The following is a guest blog post by Michael Shearer is VP of Marketing for SelectHub.
Remember when you rolled out your first EMR? Many of your doctors were uncertain, frustrated or angry, insurers were rejecting claims left and right and revenue fell as providers struggled to use the new system. Ah, those were lovely days.
Thankfully, in time everyone finally adapted. Through a combination of one-on-one coaching, group training, peer-to-peer mentoring and daily practice, clinicians got used to the system. Your patient volumes returned to normal. Some, though probably not all, of them got comfortable with the EMR, and a few even developed an interest in the technology itself.
Unfortunately, over time you’ve realized that your existing EMR isn’t cutting it. Maybe you want a system with an integrated practice management system. Perhaps your vendor isn’t giving you enough support or plans to jack up prices for future upgrades. It could be that after working with it for a year or two, your EMR still doesn’t do what you wanted it to do. Whatever your reasons, it’s time to move on and find a system that fits better.
Given how painful the previous rollout was, buying a new EMR could be pretty disruptive and could easily stir up resentments and fears that had previously been laid to rest. But if you handle the process well, you might find that getting EMR buy-in is easier the second (or more) time around. Below are some strategies for getting clinicians on board.
Learn from your mistakes
Before you begin searching for an EMR, make sure that you’ve learned from your past mistakes. Consider taking the following steps:
- Conduct thorough research on how clinicians (and staff if relevant) see your existing system. This could include a survey posing questions such as:
- How usable is the EMR?
- What impact does the EMR have on patient care, and why?
- Does the EMR meet the needs of their specialty?
- What features does the existing EMR lack?
- Are EMR templates helping with documentation?
- What are the great features of your existing EHR?
- Compile a list of technical problems you’ve experienced with the system
- Evaluate your relationship with the EMR vendor, and make note of any problems you’ve experienced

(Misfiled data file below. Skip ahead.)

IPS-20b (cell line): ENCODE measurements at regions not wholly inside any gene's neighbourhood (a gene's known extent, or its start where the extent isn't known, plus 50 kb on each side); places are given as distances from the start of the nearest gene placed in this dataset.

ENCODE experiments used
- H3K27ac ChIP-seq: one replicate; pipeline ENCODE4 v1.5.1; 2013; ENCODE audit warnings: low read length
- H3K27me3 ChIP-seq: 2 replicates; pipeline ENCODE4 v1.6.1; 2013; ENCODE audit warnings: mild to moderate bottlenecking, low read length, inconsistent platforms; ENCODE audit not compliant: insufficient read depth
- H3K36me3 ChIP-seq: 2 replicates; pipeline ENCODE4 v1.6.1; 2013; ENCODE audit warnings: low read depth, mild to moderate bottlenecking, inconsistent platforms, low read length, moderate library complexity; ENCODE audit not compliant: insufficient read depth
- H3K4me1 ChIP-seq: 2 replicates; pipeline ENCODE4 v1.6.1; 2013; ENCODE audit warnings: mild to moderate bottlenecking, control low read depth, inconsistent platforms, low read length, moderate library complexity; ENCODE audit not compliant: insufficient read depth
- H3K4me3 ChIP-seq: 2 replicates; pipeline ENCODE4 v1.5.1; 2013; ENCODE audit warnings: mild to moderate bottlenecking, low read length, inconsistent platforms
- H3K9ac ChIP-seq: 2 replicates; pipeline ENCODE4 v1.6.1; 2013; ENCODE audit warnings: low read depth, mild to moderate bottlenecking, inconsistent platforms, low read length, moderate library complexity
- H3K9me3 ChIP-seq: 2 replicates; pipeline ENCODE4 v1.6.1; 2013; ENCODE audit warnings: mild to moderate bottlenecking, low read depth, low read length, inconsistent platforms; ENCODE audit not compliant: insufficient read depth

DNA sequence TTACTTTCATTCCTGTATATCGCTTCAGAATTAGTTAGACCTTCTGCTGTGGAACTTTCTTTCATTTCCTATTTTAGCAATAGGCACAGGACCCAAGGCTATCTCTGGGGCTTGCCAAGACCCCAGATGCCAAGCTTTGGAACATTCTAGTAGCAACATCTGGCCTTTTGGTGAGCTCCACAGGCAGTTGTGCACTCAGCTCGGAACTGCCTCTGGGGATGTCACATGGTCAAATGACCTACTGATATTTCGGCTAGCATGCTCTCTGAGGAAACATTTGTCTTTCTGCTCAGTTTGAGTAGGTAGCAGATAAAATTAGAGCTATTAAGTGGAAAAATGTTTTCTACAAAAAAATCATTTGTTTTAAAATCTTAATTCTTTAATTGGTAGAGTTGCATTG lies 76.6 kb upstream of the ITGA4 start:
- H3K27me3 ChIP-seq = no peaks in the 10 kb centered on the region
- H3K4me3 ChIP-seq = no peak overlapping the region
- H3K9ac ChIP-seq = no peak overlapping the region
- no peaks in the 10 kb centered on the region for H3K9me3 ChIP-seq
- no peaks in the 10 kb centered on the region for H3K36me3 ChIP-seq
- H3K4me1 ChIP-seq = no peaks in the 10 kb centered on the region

- Consider whether your purchasing model (perpetual license vs. online subscription) is a good fit
Put clinicians in charge
When you bought your first EMR, you may have been on uncharted ground. You weren’t sure what you wanted to buy or how much to spend, and clinicians were at a loss as well. Perhaps in the absence of detailed clinical feedback, you moved ahead on your own in an effort to keep the buying process moving.
This time around, though, clinicians will have plenty to say, and you should take their input very seriously. If they’re like their peers, their critiques of the existing EMR may include that:
- It made documentation harder and/or more time-consuming
- It wasn’t intuitive to use
- It got in the way of their relationship with patients
- It forced them to change their workflow
- It didn’t present information effectively
These are just a few examples of the problems clinicians have had with their first EMR – you’ll probably hear a lot more. Ignoring these concerns could doom your next EMR rollout.
To avoid such problems, put clinicians in charge of the EMR purchasing process. By this point, they probably know what features they want, how documentation should work, what breaks their workflow, what supports their process and how the system should present patient data.
This will only work if you take your hands off of the wheel and let them drive the EMR selection process. Giving them a chance for token input but buying whatever administrators choose can only breed hostility and distrust.
Look to the future
When EMRs first showed up in medical practice, no one was sure what impact they’d have on patient care. Administrators knew that digitizing medical records would help them produce cleaner claims and shoot down denials, but few if any could explain why that would help their providers offer better care. In some cases, these first-line systems did nothing whatsoever for clinicians while weighing them down with extra work.
Over time, however, providers have begun using pooled EMR data to make good things happen, such as improving the health of entire populations, identifying how genetics can dictate responses to medication and predicting whether a patient is likely to develop a specific health condition. These are goals that will inspire most clinicians. While they may not care what happens in the business office, they care what happens to patients.
These days, in fact, using EMR data to improve care has become almost mandatory. Even if they didn’t bother before, practices are now buying systems better designed to help providers deliver care and improve outcomes. If your clinicians are still unhappy about their first experience, they may have trouble believing this. But make sure that they do.
The truth is, there will always be someone who doesn’t like technology, or refuses to take part in the buying process, and it’s unlikely you’ll win them over. But if your EMR actually enhances their ability to provide care, most will be happy to use it, and even evangelize the system to their colleagues. That’s the kind of buy-in you can expect if you deliver a system that meets their needs.